What has not changed after Riojas, is the FMCSA’s jurisdiction over regulated entities, including household goods motor carriers, to obtain a final order through the administrative procedures authorized in the Rules of Practice for civil penalties for violations of the FMCSRs.  In such proceedings, the FMCSA essentially assumes the role of police officer, prosecutor, judge and jury for purposes of deciding what to charge and how high (subject to limits) the civil penalty should be – all through the administrative adjudication process governed by the Rules of Practice.

Currently, and because of Riojas, compliance reviews and other inspections of household goods motor carriers resulting in discovery of claimed violations of FMCSRs and FMCCRs for which the FMCSA (and perhaps an authorized State Partner) intends to take an enforcement action will be addressed in parallel tracks.  The FMCSA will issue a NOC citing violations of the FMCSRs (requiring the Respondent to timely reply and typically request certain types of administrative adjudication or binding arbitration or pay the claim).  Simultaneous with commencement by NOC, the FMCSA may also issue something called a “Letter of Probable Violation,” citing alleged violations of the FMCCRs.  FMCSA recently publicly described its “enforcement” activities against household goods motor carriers “where appropriate, by issuing Letters of Probable Violation” without elaboration.[6]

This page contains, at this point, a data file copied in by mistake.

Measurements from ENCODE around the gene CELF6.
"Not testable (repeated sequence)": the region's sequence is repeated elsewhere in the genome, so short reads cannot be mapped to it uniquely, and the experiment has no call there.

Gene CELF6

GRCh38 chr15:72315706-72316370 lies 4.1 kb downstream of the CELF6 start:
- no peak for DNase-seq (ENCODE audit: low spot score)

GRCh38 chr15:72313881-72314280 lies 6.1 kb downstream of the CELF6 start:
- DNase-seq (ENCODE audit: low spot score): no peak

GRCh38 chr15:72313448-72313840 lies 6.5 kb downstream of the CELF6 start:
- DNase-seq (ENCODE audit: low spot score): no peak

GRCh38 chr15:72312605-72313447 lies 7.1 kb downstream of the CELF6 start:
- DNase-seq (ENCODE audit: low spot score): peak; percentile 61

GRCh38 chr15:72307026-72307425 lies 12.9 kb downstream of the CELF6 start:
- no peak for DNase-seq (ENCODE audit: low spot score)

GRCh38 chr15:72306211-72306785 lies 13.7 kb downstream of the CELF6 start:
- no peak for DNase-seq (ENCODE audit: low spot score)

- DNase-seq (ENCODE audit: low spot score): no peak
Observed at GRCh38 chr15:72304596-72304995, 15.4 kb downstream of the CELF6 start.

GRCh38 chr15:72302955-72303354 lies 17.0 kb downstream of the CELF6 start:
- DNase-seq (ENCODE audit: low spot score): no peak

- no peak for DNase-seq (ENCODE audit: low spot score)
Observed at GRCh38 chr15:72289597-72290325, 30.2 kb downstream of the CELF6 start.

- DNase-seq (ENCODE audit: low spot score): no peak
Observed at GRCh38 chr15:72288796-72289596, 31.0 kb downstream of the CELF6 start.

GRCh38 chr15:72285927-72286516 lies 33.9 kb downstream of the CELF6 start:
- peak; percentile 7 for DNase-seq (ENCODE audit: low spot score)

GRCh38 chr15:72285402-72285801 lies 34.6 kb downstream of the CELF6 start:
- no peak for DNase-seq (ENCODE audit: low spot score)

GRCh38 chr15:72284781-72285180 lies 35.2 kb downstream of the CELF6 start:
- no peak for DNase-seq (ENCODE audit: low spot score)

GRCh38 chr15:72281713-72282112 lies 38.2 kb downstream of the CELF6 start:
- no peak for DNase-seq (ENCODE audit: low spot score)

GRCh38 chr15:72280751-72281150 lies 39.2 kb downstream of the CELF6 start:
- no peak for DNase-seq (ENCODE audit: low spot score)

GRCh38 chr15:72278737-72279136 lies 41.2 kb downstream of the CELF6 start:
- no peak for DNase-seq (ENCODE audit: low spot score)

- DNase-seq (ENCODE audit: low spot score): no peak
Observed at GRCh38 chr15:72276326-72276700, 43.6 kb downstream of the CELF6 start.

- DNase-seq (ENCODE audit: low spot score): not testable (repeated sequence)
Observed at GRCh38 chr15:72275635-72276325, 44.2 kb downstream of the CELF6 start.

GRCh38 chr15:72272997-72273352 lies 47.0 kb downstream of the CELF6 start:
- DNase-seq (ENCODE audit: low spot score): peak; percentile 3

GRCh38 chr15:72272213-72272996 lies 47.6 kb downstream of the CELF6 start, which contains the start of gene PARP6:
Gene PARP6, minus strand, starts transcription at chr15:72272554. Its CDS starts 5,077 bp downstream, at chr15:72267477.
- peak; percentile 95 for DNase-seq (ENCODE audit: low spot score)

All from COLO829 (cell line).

Agency Corrective Action after Riojas: